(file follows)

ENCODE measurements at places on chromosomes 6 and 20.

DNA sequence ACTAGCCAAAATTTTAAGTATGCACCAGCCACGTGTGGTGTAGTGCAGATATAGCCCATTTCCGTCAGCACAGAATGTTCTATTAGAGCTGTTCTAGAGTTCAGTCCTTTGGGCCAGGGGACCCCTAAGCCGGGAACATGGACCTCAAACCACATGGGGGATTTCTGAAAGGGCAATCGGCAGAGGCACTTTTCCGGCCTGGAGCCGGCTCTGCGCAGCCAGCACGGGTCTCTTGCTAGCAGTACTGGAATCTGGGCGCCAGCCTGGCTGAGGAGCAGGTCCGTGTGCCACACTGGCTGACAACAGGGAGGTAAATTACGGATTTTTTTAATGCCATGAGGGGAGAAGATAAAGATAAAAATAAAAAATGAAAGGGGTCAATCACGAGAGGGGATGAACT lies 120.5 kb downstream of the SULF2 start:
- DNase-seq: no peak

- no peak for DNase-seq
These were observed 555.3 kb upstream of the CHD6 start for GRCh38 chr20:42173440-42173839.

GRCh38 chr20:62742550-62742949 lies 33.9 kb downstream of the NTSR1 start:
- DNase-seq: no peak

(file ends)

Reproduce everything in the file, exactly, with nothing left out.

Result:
ENCODE measurements at places on chromosomes 6 and 20.

DNA sequence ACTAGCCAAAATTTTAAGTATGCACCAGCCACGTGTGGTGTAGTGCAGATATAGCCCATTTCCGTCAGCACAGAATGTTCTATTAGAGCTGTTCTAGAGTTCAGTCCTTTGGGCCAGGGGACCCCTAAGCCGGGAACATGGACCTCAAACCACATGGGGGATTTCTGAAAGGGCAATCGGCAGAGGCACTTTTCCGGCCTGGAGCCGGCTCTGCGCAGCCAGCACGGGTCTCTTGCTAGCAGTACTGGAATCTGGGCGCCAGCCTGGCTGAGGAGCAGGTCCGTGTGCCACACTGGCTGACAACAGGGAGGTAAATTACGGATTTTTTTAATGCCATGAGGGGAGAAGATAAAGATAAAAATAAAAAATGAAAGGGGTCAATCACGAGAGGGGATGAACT lies 120.5 kb downstream of the SULF2 start:
- DNase-seq: no peak

- no peak for DNase-seq
These were observed 555.3 kb upstream of the CHD6 start for GRCh38 chr20:42173440-42173839.

GRCh38 chr20:62742550-62742949 lies 33.9 kb downstream of the NTSR1 start:
- DNase-seq: no peak